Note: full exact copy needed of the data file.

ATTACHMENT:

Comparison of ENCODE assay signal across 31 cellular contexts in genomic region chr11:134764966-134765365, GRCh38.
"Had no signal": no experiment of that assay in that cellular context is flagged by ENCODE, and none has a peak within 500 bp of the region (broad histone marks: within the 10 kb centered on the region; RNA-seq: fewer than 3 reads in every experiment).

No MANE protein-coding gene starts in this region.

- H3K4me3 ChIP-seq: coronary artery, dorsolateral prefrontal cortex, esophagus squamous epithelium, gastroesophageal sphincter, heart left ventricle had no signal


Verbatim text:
Comparison of ENCODE assay signal across 31 cellular contexts in genomic region chr11:134764966-134765365, GRCh38.
"Had no signal": no experiment of that assay in that cellular context is flagged by ENCODE, and none has a peak within 500 bp of the region (broad histone marks: within the 10 kb centered on the region; RNA-seq: fewer than 3 reads in every experiment).

No MANE protein-coding gene starts in this region.

- H3K4me3 ChIP-seq: coronary artery, dorsolateral prefrontal cortex, esophagus squamous epithelium, gastroesophageal sphincter, heart left ventricle had no signal